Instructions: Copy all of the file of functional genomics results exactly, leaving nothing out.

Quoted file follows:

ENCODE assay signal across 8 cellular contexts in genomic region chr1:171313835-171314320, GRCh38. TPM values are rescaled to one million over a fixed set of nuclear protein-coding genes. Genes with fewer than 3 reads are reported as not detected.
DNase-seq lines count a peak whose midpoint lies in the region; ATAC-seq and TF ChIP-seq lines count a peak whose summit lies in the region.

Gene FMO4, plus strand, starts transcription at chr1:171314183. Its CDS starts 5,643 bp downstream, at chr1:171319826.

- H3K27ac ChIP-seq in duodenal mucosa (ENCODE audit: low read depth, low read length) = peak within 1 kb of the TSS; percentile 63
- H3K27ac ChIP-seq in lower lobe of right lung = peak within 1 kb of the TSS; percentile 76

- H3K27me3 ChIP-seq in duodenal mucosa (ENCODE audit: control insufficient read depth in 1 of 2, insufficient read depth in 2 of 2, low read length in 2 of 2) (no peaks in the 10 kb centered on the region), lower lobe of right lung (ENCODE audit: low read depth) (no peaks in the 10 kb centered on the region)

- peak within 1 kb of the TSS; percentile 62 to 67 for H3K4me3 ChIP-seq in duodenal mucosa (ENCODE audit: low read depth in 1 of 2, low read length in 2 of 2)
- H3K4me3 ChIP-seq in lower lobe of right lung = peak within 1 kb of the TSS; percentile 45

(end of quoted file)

ENCODE assay signal across 8 cellular contexts in genomic region chr1:171313835-171314320, GRCh38. TPM values are rescaled to one million over a fixed set of nuclear protein-coding genes. Genes with fewer than 3 reads are reported as not detected.
DNase-seq lines count a peak whose midpoint lies in the region; ATAC-seq and TF ChIP-seq lines count a peak whose summit lies in the region.

Gene FMO4, plus strand, starts transcription at chr1:171314183. Its CDS starts 5,643 bp downstream, at chr1:171319826.

- H3K27ac ChIP-seq in duodenal mucosa (ENCODE audit: low read depth, low read length) = peak within 1 kb of the TSS; percentile 63
- H3K27ac ChIP-seq in lower lobe of right lung = peak within 1 kb of the TSS; percentile 76

- H3K27me3 ChIP-seq in duodenal mucosa (ENCODE audit: control insufficient read depth in 1 of 2, insufficient read depth in 2 of 2, low read length in 2 of 2) (no peaks in the 10 kb centered on the region), lower lobe of right lung (ENCODE audit: low read depth) (no peaks in the 10 kb centered on the region)

- peak within 1 kb of the TSS; percentile 62 to 67 for H3K4me3 ChIP-seq in duodenal mucosa (ENCODE audit: low read depth in 1 of 2, low read length in 2 of 2)
- H3K4me3 ChIP-seq in lower lobe of right lung = peak within 1 kb of the TSS; percentile 45